No Discs, No Pease

City to move disc golf course from Pease

A city report points to trampling and soil compaction in the area surrounding this disc golf basket at Pease Park.
A city report points to "trampling and soil compaction" in the area surrounding this disc golf basket at Pease Park. (Courtesy of Austin Parks and Recreation Department)

It was a sad day for local disc golfers when, in early June, the city of Austin announced the eventual shutdown of the course at Pease Park, along Lamar Boule­vard. A favorite of disc golfers for years, the course and its surrounding park have suffered visibly from the constant traffic and play of the disc golfers, the impact of the park's other patrons, assaults by Mother Nature, and a lack of city resources to adequately fund proper maintenance. While the disc golfers have been hoping to work with the city to redesign the course at Pease and save it, this week that does not seem likely.

Asked if the city will reconsider closing the Pease course, Parks and Recreation Depart­ment Director Sara Hensley said: "No, not really ... because I'm not going to shut it down until we have an alternative course. I want to make sure the disc golfers have another course that is just as good, if not better than Pease. I'm not going to do anything until I know another course is up and running – and I mean a brand-new course."

Hensley added that the city would like to work with the disc golf community to make the changeover as painless as possible. The most likely location for the new course, she said, would be at the Roy G. Guerrero Colo­rado River Park, west of Airport Boulevard and south of Cesar Chavez, near the 183 interchange. But the course would not take away any of the land currently in use at the park. "This is an additional piece that's next door to it. I don't want people to get the impression that we're taking away a piece of property that had already been master-planned," Hensley said.

The new facility would be a stand-alone course and not part of a multiuse park. Lou Moreno of the Waterloo Disc Golf Club commented, "There are some players – especially people with families, couples, people with kids – that feel more comfortable in a multiuse park as opposed to being isolated." Moreno did concede that Guerrero "is a good option, but there still is a need for disc golf in more Central Austin." He listed Hancock Park as one location that is suitable and easily accessible for players, especially those without cars. For their part, Austin's disc golfers have amassed thousands of volunteer hours working on improvements at Pease during their 20-plus-year history with the park.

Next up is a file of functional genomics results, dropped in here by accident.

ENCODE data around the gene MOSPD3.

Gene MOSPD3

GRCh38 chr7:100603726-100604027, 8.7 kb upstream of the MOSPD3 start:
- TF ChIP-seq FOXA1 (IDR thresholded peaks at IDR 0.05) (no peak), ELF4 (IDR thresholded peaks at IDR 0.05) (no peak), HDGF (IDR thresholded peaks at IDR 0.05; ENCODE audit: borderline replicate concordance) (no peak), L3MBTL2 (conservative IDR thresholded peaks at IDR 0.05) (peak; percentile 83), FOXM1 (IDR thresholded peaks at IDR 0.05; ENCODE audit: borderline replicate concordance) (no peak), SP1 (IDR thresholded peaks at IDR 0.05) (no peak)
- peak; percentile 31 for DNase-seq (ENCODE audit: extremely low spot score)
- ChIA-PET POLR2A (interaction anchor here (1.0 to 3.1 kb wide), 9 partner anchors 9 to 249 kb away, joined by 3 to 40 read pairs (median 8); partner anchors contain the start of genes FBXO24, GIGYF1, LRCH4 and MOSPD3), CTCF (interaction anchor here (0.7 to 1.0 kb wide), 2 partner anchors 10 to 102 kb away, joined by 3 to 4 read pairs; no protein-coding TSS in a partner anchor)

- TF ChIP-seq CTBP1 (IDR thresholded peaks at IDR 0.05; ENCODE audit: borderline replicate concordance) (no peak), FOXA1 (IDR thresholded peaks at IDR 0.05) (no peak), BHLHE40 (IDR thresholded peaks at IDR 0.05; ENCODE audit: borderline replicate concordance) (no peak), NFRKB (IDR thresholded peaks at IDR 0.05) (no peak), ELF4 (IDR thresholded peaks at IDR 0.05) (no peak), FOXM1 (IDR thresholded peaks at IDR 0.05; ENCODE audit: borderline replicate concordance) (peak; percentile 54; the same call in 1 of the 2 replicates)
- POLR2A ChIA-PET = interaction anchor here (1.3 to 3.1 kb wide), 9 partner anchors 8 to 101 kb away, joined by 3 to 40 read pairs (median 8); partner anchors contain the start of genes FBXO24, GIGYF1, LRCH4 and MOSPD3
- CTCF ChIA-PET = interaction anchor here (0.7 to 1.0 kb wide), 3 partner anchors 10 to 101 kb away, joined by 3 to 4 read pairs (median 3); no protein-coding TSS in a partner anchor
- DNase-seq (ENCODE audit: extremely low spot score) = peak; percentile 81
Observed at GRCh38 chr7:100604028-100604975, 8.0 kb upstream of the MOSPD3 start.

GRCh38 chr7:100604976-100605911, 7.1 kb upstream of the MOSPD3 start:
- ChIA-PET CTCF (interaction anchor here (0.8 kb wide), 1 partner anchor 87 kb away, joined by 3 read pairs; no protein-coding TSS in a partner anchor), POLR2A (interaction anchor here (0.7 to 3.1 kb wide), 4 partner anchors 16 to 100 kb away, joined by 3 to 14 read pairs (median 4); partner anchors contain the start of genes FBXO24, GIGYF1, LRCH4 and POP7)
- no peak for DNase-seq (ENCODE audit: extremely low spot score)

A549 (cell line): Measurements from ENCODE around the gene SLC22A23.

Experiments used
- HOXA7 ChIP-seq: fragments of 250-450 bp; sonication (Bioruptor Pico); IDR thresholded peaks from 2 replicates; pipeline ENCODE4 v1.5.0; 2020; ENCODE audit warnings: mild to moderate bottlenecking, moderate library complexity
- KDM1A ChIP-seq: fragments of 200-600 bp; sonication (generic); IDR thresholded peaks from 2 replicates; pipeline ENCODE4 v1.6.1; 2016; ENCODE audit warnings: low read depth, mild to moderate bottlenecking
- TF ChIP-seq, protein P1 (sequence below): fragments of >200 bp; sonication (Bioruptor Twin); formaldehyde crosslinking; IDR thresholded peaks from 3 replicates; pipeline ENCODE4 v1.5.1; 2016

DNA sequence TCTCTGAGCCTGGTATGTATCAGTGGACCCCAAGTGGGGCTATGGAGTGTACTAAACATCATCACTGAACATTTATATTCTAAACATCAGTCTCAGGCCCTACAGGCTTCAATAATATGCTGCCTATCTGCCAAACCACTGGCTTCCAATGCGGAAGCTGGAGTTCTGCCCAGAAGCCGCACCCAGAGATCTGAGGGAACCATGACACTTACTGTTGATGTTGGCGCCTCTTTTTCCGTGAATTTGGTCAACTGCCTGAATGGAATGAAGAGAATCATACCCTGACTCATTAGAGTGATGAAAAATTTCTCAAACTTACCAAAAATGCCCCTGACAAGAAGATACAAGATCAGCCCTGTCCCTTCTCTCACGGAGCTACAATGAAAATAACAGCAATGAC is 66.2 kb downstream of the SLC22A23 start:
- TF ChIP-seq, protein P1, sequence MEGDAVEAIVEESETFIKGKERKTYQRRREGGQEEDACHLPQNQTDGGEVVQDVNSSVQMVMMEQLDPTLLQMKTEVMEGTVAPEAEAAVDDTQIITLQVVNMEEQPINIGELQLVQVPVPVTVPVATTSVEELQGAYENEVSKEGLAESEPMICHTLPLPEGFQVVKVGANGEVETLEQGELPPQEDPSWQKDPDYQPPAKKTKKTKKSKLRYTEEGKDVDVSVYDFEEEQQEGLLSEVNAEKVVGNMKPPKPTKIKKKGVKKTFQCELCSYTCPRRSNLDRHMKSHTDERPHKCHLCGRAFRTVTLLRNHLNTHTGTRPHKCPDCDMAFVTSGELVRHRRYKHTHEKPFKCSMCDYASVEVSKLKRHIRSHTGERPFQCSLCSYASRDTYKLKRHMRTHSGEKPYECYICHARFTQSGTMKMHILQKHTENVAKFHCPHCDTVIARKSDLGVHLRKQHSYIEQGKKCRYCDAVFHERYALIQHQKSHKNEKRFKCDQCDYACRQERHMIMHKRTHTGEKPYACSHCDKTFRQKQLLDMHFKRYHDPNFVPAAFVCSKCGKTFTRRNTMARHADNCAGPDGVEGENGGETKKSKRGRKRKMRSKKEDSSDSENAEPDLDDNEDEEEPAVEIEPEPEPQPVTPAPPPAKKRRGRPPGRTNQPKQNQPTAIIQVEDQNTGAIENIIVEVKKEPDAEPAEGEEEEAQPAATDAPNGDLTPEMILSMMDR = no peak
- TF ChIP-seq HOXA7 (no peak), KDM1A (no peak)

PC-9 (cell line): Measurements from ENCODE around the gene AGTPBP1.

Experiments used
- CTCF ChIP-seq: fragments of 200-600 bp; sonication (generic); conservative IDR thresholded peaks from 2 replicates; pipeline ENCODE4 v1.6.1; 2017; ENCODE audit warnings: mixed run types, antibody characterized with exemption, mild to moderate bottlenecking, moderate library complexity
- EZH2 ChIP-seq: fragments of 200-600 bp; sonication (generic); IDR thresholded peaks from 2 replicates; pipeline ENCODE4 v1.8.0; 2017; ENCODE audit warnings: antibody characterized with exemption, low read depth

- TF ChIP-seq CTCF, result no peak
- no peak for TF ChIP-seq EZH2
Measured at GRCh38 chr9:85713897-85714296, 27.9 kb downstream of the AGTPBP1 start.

Hensley stressed the advantages in locating the new course at Guerrero. "The reason we selected that area by Roy G. was that it was on the bus line, that it was an area that was not heavily treed, and had more open areas but some trees where you could work around it like we did at Slaughter Creek Park that worked so well – and truthfully, if you want to look at how to do a disc golf course, the best ones to look at are the ones that our disc golf friends helped us build at Slaughter Creek and Mary Moore Sea­right. And those were both done in conjunction with disc golf groups who helped us put it together and do it right."

Hensley is quick to point out that there are many usage and wear issues at Pease, not just those related to disc golf. "There was a study conducted by the Lady Bird Johnson Wildflower Center on Pease Park as a whole, and it's not just disc golfers ... but it is a sport that has taken a toll on the park. But just as well has the weather ... and then of course our lack of maintenance, quite frankly. And it's not our staff's fault," she added. "It's the lack of resources."

"The problem is we've lost a lot of trees, and we're wanting to go in and plant new trees. But we can't go in and plant a bunch of trees when you're throwing that disc in the middle of the trees. So what we want to do is give Pease Park a chance ... and to really try to get the park back to its beautiful state. If you look at a map or picture of this park back when we received this park [from] Gov. Pease, it was a beautiful, lush park. And now the foliage, if you take an aerial shot of it, we've lost a lot of our foliage, and not just from disc golf.

"There's two things, that is one. The fact is that we've gotta bring the park back. And two, this is also in anticipation [of a] major undertaking of a watershed project there, and it doesn't start until next year. What we wanted to do was let the park rest a bit before they come in and start staging equipment. And they'll be taking out a handful or more of those disc golf sites anyway for this yearlong construction."

The closure of the course at Pease Park is certainly a blow, but there is hope that the city and the disc golf community can work together to build a brand-new course almost as accessible as Pease. To help make that happen, there will be a stakeholders meeting Thursday, June 17, at 6:30pm at the Lamar Senior Activity Center (2874 Shoal Crest) on the Existing Conditions of Pease Park and Shoal Creek Greenbelt.

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Pease Disc Golf, Pease Park, Sara Hensley, Roy G. Guerrero Colorado River Park, Lou Moreno, Waterloo Disc Golf Club

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